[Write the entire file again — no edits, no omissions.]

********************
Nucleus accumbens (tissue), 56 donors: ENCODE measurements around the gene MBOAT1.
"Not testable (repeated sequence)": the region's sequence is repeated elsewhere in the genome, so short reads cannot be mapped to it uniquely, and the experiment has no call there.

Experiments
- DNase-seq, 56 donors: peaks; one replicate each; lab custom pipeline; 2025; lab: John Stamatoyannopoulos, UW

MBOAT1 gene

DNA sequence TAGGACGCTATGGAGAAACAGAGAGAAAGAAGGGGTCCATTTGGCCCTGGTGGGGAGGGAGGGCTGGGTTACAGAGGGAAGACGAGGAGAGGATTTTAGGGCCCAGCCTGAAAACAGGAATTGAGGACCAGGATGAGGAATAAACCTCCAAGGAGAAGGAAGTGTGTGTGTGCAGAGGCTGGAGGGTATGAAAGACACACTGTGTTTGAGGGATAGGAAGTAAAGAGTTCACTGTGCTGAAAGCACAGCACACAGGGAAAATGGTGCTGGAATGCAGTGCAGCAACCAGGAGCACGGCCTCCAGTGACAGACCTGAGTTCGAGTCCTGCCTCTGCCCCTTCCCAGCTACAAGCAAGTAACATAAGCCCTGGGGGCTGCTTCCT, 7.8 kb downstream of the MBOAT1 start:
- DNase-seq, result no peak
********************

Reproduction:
Nucleus accumbens (tissue), 56 donors: ENCODE measurements around the gene MBOAT1.
"Not testable (repeated sequence)": the region's sequence is repeated elsewhere in the genome, so short reads cannot be mapped to it uniquely, and the experiment has no call there.

Experiments
- DNase-seq, 56 donors: peaks; one replicate each; lab custom pipeline; 2025; lab: John Stamatoyannopoulos, UW

MBOAT1 gene

DNA sequence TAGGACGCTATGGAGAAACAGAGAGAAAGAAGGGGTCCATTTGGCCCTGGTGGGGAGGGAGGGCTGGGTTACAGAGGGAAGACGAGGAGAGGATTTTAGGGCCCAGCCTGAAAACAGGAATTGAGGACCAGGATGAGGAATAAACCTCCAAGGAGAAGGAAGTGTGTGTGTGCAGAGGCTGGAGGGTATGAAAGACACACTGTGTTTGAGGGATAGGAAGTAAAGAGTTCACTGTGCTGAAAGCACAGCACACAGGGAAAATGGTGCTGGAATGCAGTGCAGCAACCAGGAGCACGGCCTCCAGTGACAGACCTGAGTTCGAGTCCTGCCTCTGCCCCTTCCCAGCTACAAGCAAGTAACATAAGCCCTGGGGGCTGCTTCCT, 7.8 kb downstream of the MBOAT1 start:
- DNase-seq, result no peak